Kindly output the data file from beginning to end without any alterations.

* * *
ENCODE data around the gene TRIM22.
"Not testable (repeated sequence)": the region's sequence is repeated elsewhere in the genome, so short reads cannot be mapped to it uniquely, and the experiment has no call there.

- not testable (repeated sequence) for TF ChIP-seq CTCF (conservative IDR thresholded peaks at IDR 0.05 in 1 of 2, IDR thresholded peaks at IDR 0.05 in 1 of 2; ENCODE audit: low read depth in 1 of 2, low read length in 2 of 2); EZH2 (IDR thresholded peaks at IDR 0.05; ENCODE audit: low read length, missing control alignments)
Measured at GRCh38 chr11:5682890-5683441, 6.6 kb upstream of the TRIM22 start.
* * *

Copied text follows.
ENCODE data around the gene TRIM22.
"Not testable (repeated sequence)": the region's sequence is repeated elsewhere in the genome, so short reads cannot be mapped to it uniquely, and the experiment has no call there.

- not testable (repeated sequence) for TF ChIP-seq CTCF (conservative IDR thresholded peaks at IDR 0.05 in 1 of 2, IDR thresholded peaks at IDR 0.05 in 1 of 2; ENCODE audit: low read depth in 1 of 2, low read length in 2 of 2); EZH2 (IDR thresholded peaks at IDR 0.05; ENCODE audit: low read length, missing control alignments)
Measured at GRCh38 chr11:5682890-5683441, 6.6 kb upstream of the TRIM22 start.